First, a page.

For more information about NISAW or invasive species, contact your local county extension agent.

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Author: Jennifer Bearden – bearden@ufl.edu

Agriculture Agent Okaloosa County

Jennifer Bearden

Permanent link to this article: http://franklin.ifas.ufl.edu/newsletters/2017/02/27/nisaw-2017-national-invasive-species-awareness-week/

Skunkvine – A Stinky Invasive Plant

Skunkvine – A Stinky Invasive Plant

Skunkvine illustration. UF/IFAS Center for Aquatic and Invasive Plants.

Skunkvine illustration. UF/IFAS Center for Aquatic and Invasive Plants.

North Florida gardeners have many non-native, invasive plants to deal with, but none quite as stinky as skunkvine (Paederia foetida). As the name implies, skunkvine has a noticeable smell, especially when the leaves are crushed, and it is an aggressive-growing vine, capable of smothering desirable landscape plants. Gardeners should learn to recognize and control this plant before it gets a foothold in the garden.

Skunkvine is native to eastern and southern Asia and a member of the coffee family (Rubiaceae). It was introduced to Florida prior to 1897 as a potential fiber crop, but quickly spread and is now considered a Category I invasive plant by the Florida Exotic Pest Plant Council (FLEPPC) and as a noxious weed by the Florida Department of Agriculture and Consumer Sciences (FDACS).

Skunkvine can be identified by the following characteristics:

  • Aggressive twining vine
  • Leaves are opposite each other
  • There is a thin flap of tissue on the stem between the leaves
  • Leaves have a strong skunk-like odor when crushed
  • Clusters of small, tubular, lilac-colored flowers appear in late summer to fall
  • Fruits are shiny brown and can persist through winter

 

Skunkvine flowering. Photo by Ben Ferrin (UF/IFAS).

Skunkvine flowering. Photo by Ken Ferrin, UF/IFAS Center for Aquatic and Invasive Plants. Used with permission.

 

Once you have identified skunkvine in your garden, the next step is to work to remove it. For small patches, pulling by hand can be effective but will require monitoring to ensure it doesn’t resprout. When hand pulling, you want to be sure to get as much of the root as possible. For larger areas, chemical control using herbicide products that contain triclopyr, imazapic, or aminopyralid are most effective. Carefully reading the product label will help determine which product to purchase.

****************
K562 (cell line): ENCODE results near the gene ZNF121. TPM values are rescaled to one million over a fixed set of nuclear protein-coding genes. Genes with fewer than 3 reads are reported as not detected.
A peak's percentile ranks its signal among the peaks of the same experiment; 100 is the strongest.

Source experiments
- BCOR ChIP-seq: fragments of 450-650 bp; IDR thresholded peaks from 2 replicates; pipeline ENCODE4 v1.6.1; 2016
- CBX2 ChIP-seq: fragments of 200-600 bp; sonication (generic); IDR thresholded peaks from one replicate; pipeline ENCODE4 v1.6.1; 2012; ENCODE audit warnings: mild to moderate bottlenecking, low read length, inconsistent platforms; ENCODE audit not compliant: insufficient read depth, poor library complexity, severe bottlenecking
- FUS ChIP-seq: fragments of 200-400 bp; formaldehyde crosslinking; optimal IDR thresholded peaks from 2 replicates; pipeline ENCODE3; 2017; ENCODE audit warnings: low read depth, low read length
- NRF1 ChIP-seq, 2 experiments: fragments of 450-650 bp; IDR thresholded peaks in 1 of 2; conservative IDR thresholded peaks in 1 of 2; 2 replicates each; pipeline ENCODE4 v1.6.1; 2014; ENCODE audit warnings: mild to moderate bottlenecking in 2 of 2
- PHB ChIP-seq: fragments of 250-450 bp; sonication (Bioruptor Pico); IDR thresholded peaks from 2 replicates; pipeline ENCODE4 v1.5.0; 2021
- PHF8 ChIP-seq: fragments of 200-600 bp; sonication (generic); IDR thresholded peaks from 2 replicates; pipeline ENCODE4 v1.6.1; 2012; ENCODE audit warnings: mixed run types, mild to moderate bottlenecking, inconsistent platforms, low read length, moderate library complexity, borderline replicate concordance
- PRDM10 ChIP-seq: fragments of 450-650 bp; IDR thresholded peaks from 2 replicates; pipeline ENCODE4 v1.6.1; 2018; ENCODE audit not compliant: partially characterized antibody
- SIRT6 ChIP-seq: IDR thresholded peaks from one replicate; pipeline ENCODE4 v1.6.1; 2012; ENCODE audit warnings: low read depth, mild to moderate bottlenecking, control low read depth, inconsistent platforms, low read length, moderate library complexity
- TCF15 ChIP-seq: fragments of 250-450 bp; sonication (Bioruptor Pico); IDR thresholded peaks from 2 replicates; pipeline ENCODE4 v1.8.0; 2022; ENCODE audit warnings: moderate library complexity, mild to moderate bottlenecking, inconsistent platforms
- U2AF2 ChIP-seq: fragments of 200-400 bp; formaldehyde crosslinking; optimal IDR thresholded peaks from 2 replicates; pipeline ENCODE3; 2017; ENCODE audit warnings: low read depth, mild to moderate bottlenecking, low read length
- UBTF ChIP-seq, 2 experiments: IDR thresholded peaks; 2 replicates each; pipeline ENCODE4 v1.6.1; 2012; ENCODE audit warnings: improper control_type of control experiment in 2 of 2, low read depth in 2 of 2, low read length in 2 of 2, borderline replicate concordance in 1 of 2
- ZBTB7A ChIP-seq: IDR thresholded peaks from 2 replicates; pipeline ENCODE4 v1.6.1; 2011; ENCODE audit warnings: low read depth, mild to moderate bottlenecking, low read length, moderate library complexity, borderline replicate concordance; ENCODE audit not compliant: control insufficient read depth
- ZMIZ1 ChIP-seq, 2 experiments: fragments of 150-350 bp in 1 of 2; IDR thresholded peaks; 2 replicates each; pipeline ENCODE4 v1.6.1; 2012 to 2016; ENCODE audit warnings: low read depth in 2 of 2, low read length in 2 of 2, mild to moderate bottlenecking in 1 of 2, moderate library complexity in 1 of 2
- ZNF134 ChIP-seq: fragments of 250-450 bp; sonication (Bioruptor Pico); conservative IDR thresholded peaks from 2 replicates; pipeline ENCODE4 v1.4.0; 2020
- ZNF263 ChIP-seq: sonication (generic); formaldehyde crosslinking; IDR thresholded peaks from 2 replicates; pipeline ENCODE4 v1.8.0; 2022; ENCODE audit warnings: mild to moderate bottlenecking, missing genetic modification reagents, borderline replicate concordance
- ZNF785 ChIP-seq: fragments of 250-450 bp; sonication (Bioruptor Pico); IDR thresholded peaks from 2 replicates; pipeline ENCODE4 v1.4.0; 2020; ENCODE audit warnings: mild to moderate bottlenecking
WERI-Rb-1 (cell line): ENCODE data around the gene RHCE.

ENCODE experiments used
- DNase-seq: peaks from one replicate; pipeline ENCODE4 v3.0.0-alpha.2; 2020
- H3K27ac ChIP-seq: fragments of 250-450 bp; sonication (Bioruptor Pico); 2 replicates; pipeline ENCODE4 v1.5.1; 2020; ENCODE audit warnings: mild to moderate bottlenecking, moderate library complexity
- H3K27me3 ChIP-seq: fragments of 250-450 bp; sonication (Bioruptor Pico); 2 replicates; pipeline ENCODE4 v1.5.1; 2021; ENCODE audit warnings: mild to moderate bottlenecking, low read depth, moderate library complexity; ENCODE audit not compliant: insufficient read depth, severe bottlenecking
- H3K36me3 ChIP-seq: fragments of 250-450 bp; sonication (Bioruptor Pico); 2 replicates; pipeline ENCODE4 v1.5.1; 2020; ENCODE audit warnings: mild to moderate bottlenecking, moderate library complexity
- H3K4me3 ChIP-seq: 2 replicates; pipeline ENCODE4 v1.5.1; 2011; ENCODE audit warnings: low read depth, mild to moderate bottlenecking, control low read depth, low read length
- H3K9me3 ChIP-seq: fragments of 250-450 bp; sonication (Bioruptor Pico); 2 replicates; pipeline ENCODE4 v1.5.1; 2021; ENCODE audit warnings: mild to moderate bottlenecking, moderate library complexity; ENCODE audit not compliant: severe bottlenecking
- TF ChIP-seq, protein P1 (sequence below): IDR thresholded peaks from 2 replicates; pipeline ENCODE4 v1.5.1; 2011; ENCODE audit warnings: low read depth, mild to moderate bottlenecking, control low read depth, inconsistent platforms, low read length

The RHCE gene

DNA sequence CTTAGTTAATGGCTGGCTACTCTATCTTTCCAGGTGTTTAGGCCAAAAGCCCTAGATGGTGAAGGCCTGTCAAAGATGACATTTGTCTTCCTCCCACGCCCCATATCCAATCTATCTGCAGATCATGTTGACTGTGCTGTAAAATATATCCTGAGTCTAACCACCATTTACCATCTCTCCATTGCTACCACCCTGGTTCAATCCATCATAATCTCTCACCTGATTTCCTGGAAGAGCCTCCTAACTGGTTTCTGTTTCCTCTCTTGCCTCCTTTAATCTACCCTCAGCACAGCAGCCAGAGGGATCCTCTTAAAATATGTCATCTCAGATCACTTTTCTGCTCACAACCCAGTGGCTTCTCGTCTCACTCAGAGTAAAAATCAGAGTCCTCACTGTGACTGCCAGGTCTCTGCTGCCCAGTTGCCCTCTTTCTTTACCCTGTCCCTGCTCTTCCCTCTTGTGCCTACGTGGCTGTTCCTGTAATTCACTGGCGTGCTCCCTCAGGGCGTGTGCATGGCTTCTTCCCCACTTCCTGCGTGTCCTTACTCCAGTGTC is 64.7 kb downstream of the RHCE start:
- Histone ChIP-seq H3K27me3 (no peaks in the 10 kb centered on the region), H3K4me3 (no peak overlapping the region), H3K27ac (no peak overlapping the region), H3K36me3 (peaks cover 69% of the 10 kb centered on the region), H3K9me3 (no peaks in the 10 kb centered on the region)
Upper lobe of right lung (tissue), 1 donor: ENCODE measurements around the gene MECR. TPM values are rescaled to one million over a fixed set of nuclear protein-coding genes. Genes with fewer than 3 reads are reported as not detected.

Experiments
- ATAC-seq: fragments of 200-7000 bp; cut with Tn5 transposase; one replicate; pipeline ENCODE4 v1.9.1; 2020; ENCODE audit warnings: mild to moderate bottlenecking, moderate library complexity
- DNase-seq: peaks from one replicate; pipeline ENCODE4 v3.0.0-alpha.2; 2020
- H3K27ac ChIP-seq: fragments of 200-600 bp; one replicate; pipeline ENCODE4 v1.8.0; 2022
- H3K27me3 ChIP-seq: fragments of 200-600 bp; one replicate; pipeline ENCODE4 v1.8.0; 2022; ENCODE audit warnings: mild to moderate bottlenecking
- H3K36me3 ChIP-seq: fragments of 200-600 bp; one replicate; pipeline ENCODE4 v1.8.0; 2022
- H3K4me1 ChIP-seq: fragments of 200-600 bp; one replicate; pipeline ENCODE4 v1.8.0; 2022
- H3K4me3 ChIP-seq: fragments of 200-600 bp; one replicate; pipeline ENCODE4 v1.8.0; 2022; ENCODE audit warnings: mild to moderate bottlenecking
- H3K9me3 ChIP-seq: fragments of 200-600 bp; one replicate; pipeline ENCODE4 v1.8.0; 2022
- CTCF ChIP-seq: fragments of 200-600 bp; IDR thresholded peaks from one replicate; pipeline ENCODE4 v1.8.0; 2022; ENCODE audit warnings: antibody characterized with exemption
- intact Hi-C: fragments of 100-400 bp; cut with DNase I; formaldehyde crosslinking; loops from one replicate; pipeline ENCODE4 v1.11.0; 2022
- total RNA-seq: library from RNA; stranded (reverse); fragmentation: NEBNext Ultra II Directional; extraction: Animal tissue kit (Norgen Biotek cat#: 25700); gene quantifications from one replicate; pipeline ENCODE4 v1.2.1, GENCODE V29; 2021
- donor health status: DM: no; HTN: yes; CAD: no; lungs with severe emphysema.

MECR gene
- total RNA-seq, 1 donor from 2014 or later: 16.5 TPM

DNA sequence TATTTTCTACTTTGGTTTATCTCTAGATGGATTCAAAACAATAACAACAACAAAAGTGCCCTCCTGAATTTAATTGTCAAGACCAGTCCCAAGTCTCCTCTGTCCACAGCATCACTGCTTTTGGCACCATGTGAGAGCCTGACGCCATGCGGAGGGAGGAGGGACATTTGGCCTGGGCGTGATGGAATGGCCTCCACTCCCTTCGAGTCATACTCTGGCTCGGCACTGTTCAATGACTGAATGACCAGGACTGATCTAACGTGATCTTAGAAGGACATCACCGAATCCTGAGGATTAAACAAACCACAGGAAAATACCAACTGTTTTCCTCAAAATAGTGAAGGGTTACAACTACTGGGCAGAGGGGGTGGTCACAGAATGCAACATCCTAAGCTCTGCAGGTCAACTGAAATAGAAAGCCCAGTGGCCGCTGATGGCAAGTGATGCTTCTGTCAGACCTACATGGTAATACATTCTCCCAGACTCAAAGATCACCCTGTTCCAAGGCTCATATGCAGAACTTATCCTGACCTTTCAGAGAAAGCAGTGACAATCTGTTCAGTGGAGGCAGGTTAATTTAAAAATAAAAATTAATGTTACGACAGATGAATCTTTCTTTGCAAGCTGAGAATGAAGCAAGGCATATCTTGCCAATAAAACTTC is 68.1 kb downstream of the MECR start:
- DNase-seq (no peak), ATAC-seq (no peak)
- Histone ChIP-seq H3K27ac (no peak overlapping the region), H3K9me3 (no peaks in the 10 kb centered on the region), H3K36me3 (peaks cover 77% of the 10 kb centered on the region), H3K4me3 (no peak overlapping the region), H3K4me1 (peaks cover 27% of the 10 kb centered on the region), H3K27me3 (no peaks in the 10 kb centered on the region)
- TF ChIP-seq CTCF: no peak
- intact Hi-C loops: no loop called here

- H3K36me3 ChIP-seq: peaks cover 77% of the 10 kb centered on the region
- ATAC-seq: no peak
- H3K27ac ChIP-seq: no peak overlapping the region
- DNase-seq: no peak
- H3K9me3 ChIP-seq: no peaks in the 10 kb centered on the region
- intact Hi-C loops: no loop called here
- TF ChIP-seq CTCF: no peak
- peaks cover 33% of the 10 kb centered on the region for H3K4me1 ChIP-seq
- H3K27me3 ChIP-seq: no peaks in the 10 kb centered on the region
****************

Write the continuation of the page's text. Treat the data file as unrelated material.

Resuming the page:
Since skunkvine can be easily spread by seed and fragments of stem, care must be taken when disposing of it. The best solution is to place plant debris into a trash bag and dispose of it with your regular household garbage.

By knowing how to identify and manage skunkvine, north Florida gardeners can keep it from stinking up their own gardens, their neighbor’s gardens, and surrounding natural areas that support our native wildlife.

 

References:

Langeland, K. A., Stocker, R. K., and Brazis, D. M. 2013. Natural Area Weeds: Skunkvine (Paederia foetida). Agronomy Department, Florida Cooperative Extension Service, Institute of Food and Agricultural Sciences, University of Florida. EDIS document SS-AGR-80.

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Author: Mark Tancig – tancig00@ufl.edu

Mark Tancig

Permanent link to this article: http://franklin.ifas.ufl.edu/newsletters/2016/08/20/skunkvine-a-stinky-invasive-plant/

Native vs. Invasive Plants

Native vs. Invasive Plants

 

CrossvineAccording to the Atlas of Florida Vascular Plants, there are more than 4,200 plant species naturally occurring in the state.  Nearly 3,000 are considered native.  The Florida Native Plant Society (FNPS) defines native plants as “those species occurring within the state boundaries prior to European contact, according to the best available scientific and historical documentation.”  In other words, the plants that grew in natural habitats that existed prior to development.Dogwood seed